Life was often short and hard for the miners.
A combination of poor diet, unsanitary living conditions and heavy manual labour took its tool. in 1873 the average age of a miner in the St Just Mining District was 27. In the 18th and 19th centuries, miners worked in dangerous conditions. Accidents and deaths from falling, blasting, drowning, rock-falls and entanglement in machines were common, as were serious long-term health problems caused by poor ventilation, toxic fumes and breathing in harmful dust. It was not until 1842 that any laws were introduced for improving working conditions in the mines.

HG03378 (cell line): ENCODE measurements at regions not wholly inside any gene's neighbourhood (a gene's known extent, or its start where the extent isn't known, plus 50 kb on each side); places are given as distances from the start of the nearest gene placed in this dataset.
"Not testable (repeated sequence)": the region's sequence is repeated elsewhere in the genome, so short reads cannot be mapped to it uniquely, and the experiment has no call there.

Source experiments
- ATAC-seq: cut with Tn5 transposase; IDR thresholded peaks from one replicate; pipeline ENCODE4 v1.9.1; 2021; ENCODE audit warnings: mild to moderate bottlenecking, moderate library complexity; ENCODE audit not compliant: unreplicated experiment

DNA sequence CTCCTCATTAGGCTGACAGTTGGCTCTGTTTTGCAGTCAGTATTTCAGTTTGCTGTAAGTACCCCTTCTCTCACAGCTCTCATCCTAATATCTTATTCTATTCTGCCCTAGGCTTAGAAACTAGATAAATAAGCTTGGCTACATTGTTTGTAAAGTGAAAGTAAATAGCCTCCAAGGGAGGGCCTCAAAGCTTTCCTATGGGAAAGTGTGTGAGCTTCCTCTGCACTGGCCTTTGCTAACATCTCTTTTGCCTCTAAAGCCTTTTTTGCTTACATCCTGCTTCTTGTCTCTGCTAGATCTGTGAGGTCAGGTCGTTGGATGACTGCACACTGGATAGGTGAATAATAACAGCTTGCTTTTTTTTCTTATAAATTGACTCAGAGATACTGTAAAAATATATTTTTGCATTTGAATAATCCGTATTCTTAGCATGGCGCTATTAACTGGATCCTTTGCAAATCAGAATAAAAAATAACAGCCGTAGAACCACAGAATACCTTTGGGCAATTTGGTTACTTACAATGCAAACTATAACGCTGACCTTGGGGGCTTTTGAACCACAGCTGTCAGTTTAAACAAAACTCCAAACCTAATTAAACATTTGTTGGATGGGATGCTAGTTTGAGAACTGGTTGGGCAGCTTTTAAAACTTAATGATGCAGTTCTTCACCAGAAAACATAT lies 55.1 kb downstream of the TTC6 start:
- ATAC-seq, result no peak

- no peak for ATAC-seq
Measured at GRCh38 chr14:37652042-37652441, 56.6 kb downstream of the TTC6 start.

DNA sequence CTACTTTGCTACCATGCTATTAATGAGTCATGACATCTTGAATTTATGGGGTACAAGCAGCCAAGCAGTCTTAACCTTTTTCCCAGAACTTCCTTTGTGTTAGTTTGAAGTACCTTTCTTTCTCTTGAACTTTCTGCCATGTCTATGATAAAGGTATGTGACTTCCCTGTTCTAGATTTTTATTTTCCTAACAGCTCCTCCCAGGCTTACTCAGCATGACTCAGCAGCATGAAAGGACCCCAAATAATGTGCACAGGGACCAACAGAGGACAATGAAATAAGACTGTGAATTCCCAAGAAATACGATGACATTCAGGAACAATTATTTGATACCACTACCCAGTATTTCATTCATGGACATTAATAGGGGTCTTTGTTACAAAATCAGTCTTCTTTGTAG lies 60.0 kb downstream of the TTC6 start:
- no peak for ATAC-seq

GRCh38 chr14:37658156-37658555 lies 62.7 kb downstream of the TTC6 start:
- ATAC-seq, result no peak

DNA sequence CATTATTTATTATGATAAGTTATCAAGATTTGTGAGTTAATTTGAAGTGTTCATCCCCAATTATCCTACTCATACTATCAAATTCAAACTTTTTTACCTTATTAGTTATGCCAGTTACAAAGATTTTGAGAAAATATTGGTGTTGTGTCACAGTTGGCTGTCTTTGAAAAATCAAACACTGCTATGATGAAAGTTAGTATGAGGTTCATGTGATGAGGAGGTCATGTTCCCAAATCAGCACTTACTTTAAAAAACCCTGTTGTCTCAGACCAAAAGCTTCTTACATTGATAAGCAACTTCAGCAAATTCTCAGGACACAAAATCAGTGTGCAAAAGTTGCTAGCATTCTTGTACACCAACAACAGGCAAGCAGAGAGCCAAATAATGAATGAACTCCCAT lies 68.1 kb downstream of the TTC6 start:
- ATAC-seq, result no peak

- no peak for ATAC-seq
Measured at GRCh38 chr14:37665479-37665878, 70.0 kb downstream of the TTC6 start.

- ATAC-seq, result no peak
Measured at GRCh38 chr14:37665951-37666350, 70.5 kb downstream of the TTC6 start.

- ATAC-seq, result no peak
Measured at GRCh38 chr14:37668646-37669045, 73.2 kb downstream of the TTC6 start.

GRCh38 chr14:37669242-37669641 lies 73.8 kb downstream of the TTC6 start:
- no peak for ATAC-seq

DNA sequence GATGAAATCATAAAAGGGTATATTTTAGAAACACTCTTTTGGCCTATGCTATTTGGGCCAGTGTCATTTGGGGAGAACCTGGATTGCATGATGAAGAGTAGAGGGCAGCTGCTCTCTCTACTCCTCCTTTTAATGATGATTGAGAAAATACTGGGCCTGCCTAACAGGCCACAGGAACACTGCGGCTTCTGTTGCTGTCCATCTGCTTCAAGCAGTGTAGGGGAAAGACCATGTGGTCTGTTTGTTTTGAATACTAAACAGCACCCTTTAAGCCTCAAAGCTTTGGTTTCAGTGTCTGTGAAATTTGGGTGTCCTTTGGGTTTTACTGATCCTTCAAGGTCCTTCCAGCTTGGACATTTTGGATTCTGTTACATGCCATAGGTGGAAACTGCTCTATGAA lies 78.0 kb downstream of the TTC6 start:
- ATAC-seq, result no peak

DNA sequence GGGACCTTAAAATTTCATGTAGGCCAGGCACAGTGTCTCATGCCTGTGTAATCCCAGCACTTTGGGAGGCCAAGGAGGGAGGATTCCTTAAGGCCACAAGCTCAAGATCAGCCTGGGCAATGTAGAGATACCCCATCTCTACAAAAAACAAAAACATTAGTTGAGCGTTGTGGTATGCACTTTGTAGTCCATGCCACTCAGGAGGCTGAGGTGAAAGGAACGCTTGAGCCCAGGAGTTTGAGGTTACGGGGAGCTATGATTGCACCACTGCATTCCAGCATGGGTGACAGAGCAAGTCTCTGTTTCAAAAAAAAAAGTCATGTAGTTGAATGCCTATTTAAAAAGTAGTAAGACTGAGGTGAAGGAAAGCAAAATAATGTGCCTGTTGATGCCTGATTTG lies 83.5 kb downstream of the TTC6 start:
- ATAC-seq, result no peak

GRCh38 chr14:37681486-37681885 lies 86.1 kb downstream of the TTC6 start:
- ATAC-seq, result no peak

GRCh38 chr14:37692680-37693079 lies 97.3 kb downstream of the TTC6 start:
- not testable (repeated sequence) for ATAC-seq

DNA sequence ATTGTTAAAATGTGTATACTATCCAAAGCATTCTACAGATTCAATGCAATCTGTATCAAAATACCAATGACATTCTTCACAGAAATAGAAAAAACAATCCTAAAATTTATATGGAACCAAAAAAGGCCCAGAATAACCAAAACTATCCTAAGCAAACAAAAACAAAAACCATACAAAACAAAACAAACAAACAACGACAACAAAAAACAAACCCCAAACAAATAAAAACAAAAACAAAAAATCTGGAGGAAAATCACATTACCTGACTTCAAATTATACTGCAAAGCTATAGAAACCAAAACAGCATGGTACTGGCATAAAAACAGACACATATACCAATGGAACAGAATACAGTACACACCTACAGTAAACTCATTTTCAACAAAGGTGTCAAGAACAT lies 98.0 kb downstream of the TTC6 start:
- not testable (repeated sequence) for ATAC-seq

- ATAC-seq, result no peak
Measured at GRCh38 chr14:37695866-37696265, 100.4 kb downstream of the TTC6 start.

"The worst enemy of the miner is dust” Clement le Neve Foster 1903
The most serious health concern for miners resulted in breathing in the silica dust underground over a long period of time. This caused a condition called Silicosis (pthysis or miner’s lung) which killed many men. Lung problems were common amongst miners at Geevor even in more modern times.